Page  1 ï~~DATA-DRIVEN RECOMPOSITION USING THE HIERARCHICAL DIRICHLET PROCESS HIDDEN MARKOV MODEL Matthew D. Hoffmant, Perry R. Cookt, David M. Bleit Princeton University tDept. of Computer Science tDept. of Music 35 Olden St. Princeton, NJ, USA 08540 ABSTRACT Hidden Markov Models (HMMs) have been widely used in various audio analysis tasks such as speech recognition and genre classification. In this paper we show how HMMs can be used to synthesize new audio clips of unlimited length inspired by the temporal structure and perceptual content of a training recording or set of such recordings. We use Markov chain techniques similar to those that have long been used to generate symbolic data such as text and musical scores to instead generate sequences of continuous audio feature data that can then be transformed into audio using feature-based and concatenative synthesis techniques. Additionally, we explore the use of the Hierarchical Dirichlet Process HMM (HDP-HMM) for music, which sidesteps some difficulties with traditional HMMs, and extend the HDP-HMM to allow multiple song models to be trained simultaneously in a way that allows the blending of different models to produce output that is a hybrid of multiple input recordings. 1. INTRODUCTION Generative probabilistic models, and in particular graphical models such as the hidden Markov model, have been successfully used for numerous audio analysis problems such as speech recognition, genre classification, source separation, automatic transcription, etc. These models attempt to explain input data by assuming that they were generated by an underlying process with some set of parameters that can be inferred from the data. This is in contrast to discriminative learning techniques such as boosting [13] or support vector machines [17], which try to minimize generalization error while making as few assumptions as possible. (For a good overview of graphical models, see [10].) An interesting property of generative models is that, once trained, they can be used to synthesize new data. In most domains, there is little demand for this kind of artificial data, since the objective is to make predictions about data from the real world. But musical data may be an exception - many listeners care very little whether the musical "data" they listen to are "artificial" or "natural." Indeed, it could be argued that most music qualifies as artificial data manipulated for aesthetic purposes, in contrast to naturally occurring environmental sound. In this paper we explore a novel application of the Hidden Markov Model (HMM) and its nonparametric cousin the HDP-HMM to data-driven music generation. By training an HDP-HMM on a sequence of feature vectors extracted from sliding windows of a recorded song, generating a new sequence of feature vectors from the trained model, and then using feature-based or concatenative synthesis to transform the feature vectors into audio, we can synthesize unlimited amounts of new audio based on a finite amount of training audio. The rest of the paper is organized as follows. We begin by reviewing some background on Markov chains, HMMs, feature-based synthesis, and concatenative synthesis. We then discuss the more recently developed hierarchical Dirichlet process HMM, which is better suited than the traditional HMM to the long and complex input sequences produced by analyzing some musical audio. Finally, we present some experimental results that demonstrate the viability of our approach and discuss directions for future work. 2. THE MARKOV CHAIN A first-order Markov chain is defined by a set of states, the transition probabilities between those states, and the probability of starting in each state. The transition matrix contains a vector of probabilities for each state describing how likely it is that the process will transition from that state to each other state. For example, in the model in figure 1, if at time t the model is in state A, at time t + 1 there is a 70% chance of being in state A, a 10% chance of being in state B, and a 20% chance of being in state C. The probability of generating the sequence ABAC would be 0.024 = 0.3. 0.1 Â~ 0.4. 0.2, that is, the probability of starting in state A multiplied by the probabilities of the three transitions AB, BA, and AC. The assumption that the future state of a process depends only on its single most recent state is often unreasonable. In such cases, it makes sense to take more than one previous state into account using a higher-order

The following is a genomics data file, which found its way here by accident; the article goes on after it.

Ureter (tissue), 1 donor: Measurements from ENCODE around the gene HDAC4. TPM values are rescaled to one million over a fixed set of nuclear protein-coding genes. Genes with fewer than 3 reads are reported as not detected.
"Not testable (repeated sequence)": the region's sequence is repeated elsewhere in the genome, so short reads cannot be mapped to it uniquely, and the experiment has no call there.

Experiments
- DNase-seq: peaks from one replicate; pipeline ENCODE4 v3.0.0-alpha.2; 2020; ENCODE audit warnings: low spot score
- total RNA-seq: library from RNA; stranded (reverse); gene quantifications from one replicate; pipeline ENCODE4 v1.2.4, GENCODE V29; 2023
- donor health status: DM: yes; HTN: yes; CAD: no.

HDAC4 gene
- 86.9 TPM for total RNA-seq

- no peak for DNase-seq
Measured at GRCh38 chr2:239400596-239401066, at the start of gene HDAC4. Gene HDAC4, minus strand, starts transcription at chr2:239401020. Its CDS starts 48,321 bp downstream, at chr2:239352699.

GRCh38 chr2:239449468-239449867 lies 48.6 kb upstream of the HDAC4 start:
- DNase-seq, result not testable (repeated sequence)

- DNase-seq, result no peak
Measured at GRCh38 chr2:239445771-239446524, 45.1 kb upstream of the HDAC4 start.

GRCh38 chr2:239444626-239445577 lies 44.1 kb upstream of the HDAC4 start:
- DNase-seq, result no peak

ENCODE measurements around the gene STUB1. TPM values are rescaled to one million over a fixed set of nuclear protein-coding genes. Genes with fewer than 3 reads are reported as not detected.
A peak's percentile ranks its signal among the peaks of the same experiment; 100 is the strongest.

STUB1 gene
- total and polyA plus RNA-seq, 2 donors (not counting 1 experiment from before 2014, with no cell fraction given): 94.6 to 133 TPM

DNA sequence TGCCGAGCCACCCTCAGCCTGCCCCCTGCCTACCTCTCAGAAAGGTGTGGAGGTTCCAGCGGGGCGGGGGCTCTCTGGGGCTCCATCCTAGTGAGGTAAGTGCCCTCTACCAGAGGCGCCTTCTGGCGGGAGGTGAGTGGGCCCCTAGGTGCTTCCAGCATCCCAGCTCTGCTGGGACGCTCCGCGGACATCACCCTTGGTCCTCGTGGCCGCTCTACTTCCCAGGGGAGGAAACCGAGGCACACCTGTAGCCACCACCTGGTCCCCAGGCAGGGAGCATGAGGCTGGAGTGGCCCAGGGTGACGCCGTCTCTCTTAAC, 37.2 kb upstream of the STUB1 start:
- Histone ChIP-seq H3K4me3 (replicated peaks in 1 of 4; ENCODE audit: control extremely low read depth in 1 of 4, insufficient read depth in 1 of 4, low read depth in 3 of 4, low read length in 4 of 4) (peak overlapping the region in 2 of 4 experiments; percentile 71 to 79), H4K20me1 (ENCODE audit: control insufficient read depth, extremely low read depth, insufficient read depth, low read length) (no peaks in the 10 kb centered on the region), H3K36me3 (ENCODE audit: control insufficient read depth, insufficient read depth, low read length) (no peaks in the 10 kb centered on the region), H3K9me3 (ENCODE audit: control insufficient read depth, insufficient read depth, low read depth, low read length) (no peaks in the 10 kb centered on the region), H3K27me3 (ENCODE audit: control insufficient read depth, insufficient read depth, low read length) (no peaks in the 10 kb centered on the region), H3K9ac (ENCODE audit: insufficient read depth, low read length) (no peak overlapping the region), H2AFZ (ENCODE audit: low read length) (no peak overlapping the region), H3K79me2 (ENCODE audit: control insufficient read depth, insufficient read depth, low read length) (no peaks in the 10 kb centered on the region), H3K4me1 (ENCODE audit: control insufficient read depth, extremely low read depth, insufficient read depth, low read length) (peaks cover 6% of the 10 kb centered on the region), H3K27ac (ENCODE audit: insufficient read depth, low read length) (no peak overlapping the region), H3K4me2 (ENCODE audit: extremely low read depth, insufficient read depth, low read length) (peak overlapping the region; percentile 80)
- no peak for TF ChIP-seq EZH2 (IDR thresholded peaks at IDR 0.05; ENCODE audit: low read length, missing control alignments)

Page  2 ï~~A 0.3 B 0.4 C 03 Initial State Probabilities A B A 0.7 0.1 0.2 B 0.4 0.3 0.3 C 0.8 0.15 0.05 Transition Probabilities P(xt I zt = A) Xt P(xt I zt = B) xt P(xt I zt = C) xt Figure 1. Initial state probabilities, transition matrix and graphical representation of a simple first-order three-state Markov chain. AA 0.3 AB 0.1 BA 0.4 BB 0.2 Initial State Probabilities AA AB BA BB A B 0.8 0.2 _ P(AA) = 0.3 0.65 0.35 P(AAA) = 0.3 0.8 = 0.24 0.3 0.7 P(BAABA) = = 0.0156 0.5 0.5 Transition Probabilities Figure 2. Initial state probabilities and transition matrix of a second-order two-state Markov chain, as well as some example sequences and their likelihoods. Markov chain. Higher-order Markov chains can be defined by making transition probabilities depend on the last N states in addition to the most recent state. Figure 2 shows a simple second-order Markov chain's starting probabilities vector and transition matrix, as well as a few example state sequences and their likelihoods. Training Markov chains (of any order) from data is fairly straightforward if state values are directly observable, as they are for symbolic data such as text and musical scores. To obtain the Markov chain under which the observed data are most likely to have occurred, one simply sets the transition probability vector from each state (or sequence of N states for an order-N model) to match the relative frequencies of each observed transition. For example, in the sequence AABBABBA we find one AA transition and two AB transitions, so the likelihood of going from A to A would be 1/3 and the likelihood of going from A to B would be 2/3; there are two BA transitions and two BB transitions, so the likelihood of going from B to A would be 2/4 and the likelihood of going from B to B would also be 2/4. Once trained, Markov chains can be used to generate new state sequences of arbitrary length that bear some resemblance to the data on which they were trained, a property that has been used to creative ends in interesting ways. The poet Jeff Harrison has generated poems using Markov chains trained on text documents (treating each unique word as a state); a few Bell Labs researchers trained a Markov chain on posts from the Figure 3. One perspective on the hidden Markov model. Left: Graphical representation of transition probabilities between the hidden states A, B, and C. Right: Probability density functions (PDFs) for the observed data given the underlying state of the model xt is the observation at time t, and zt is the underlying state label at time t. Usenet group and posted the random posts it generated back to the group under the punning pseudonym "Mark V. Shaney."1 Markov chains have also been used since at least the 1950's to produce musical scores [12, 1]. 3. HIDDEN MARKOV MODELS Although simple Markov chains lend themselves well to applications involving symbolic data, to model continuous data such as feature vector sequences describing audio we need to add another layer of complexity. The hidden Markov model assumes that there is still a set of states generating our data, and that the identity of each successive state still depends only on the state(s) before it, but now we cannot observe these states directly. Instead, each state is associated with an emission probability density function (PDF) that generates our observed data. Training HMMs is more complicated than training simple Markov chains, and is usually done either by attempting to maximize the likelihood of the training data (using the Baum-Welch expectation maximization algorithm [11]) or by placing priors on the HMM's parameters and trying to find parameters that maximize the posterior likelihood of the data [6]. 3.1. Higher-order HMMs Although it is possible to define higher-order HMMs as well as first-order HMMs, as the order grows even moderately high the transition matrix grows exponentially and becomes increasingly difficult to learn. A suitable workaround for our purposes is to build higher-order Markov models based on the state sequences obtained by training low-order HMMs. If we take these state sequences 1 Those interested in playing with letter-based Markov chain text generation can open a text document in GNU Emacs and type "<META>-x dissociated-press."